It may be the film’s quarter-century anniversary, but many “Forrest Gump” themes apply to the current markets, says CIO Larry Adam.
Twenty-five years after the release of “Forrest Gump,” the iconic movie’s themes remain relevant in today’s world. Forrest’s mother’s observation that “Life is like a box of chocolates” is especially true of today’s markets: you never know what volatility-inducing headline you’ll hear next.
President Trump’s tweets, a fickle Federal Reserve (Fed), recessionary fears, and the 2020 U.S. presidential election top the list of domestic uncertainties. Add in geopolitical risks (Brexit, trade policy, Italian debt, elevated tensions with Iran, and the Venezuelan economic crisis), and you have a recipe for heightened volatility. With much of this being headline noise, disciplined investing remains crucial to achieving financial goals.
Forrest’s quote “You’ve got to put the past behind you before you can move on” parallels our economic outlook. We’re broaching the longest economic expansion in U.S. history, and can no longer count on tax cuts, quantitative easing, or early-cycle “bounce back” growth to support the markets. We expect the expansion to continue and don’t foresee a recession in the next 12 months. Our 2019 U.S. GDP growth estimate is 1.9%, backed by the likelihood of two Fed rate cuts, elevated confidence, robust employment, and healthy consumer spending.
The bond market is echoing, “What’s normal anyways?” Past economic expansions and record budget deficits meant higher interest rates. Now, global rates remain depressed with central bank bond purchases leading to over $13 trillion in negative-yielding sovereign debt. Demographics also contribute as retirees seek income, taking our year-end target for the 10-year Treasury to 2.4%.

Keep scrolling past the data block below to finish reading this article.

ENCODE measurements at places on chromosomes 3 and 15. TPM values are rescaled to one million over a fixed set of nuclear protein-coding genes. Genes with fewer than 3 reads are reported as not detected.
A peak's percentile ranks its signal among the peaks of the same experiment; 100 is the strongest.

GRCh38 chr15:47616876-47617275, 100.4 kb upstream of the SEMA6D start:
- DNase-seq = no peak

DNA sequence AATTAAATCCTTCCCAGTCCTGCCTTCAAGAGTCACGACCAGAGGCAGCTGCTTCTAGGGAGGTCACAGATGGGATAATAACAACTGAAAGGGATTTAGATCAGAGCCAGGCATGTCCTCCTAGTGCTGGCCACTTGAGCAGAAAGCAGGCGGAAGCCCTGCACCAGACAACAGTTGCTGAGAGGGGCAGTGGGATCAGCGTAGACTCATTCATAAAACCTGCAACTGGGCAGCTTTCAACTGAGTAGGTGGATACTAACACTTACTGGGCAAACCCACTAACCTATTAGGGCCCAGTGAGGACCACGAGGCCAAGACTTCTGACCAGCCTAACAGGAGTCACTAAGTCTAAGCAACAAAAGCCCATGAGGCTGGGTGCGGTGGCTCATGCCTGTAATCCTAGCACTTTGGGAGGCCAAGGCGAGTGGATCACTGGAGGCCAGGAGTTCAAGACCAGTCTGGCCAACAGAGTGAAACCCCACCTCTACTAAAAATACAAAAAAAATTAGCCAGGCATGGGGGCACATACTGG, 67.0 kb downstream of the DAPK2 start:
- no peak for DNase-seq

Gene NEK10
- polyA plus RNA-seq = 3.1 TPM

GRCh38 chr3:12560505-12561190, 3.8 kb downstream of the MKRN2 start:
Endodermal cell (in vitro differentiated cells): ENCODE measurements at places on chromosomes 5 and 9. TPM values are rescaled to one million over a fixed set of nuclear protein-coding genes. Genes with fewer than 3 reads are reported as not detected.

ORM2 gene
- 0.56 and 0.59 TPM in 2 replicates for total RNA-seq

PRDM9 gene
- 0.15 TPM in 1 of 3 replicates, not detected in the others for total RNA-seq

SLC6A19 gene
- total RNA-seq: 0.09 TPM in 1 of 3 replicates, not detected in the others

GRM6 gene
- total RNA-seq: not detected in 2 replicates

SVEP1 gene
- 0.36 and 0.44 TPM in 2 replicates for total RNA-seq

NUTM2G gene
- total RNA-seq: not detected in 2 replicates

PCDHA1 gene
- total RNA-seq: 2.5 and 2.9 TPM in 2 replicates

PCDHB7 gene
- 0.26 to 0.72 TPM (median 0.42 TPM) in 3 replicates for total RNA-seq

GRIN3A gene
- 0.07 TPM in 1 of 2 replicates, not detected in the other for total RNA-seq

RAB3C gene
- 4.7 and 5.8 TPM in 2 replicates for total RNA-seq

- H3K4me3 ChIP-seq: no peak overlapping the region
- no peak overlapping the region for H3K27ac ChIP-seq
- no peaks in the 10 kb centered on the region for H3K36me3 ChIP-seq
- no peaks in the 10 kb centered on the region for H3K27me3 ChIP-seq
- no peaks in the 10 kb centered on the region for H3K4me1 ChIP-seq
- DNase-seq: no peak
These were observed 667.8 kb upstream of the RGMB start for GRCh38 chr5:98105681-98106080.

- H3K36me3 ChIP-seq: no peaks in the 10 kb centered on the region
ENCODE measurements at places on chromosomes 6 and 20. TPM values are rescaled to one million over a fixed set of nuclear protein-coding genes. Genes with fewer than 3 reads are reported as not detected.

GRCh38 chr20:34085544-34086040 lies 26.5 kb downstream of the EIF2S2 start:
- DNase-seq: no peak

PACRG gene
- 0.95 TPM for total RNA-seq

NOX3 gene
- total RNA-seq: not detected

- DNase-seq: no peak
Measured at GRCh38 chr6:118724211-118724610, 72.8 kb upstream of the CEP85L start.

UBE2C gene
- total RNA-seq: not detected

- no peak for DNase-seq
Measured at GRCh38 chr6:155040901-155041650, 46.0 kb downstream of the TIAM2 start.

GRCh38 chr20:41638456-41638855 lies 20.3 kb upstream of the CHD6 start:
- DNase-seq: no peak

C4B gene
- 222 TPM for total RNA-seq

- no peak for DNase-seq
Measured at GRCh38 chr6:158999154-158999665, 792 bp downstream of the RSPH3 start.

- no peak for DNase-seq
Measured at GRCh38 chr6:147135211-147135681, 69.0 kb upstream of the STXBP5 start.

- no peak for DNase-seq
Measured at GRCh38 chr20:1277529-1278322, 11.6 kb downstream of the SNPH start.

“Run, Forrest, run!” could easily become “Run, equities, run!” if investors shed the “braces” of negative sentiment. Record earnings could propel prices higher, hence our S&P 500 year-end target of 2946. Trade dispute escalations could reduce this estimate by ~4%. Internationally, if trade progress is made, emerging markets could finally “re-emerge.”
Unlike Forrest and Jenny, oil prices and the U.S. dollar are not like “peas and carrots”; rather, they’re typically negatively correlated. Given projected rate cuts, we forecast a weaker dollar ($1.15 versus the euro before year-end). Increased demand for sweet oil due to the new 2020 sulfur regulations should support oil prices with our WTI crude forecast at $70/barrel before year-end.
Just as Forrest persevered through hard work and good fortune, investors must do the same. Being in the right place at the right time made Forrest part of numerous iconic events in the 20th century, and that’s the objective of our investment strategy views: position your portfolio to maximize your risk/return profile. As the markets become more challenging, we encourage clients to stay the course and regularly review their portfolios with their advisors.
All expressions of opinion reflect the judgment of Raymond James & Associates, Inc., and are subject to change. There is no assurance any of the trends mentioned will continue or that any of the forecasts mentioned will occur. Economic and market conditions are subject to change. Investing involves risk including the possible loss of capital. International investing involves additional risks such as currency fluctuations,differing financial accounting standards, and possible political and economic instability. These risks are greater in emerging markets. Commodities are generally considered speculative because of the significant potential for investment loss. Past performance may not be indicative of future results.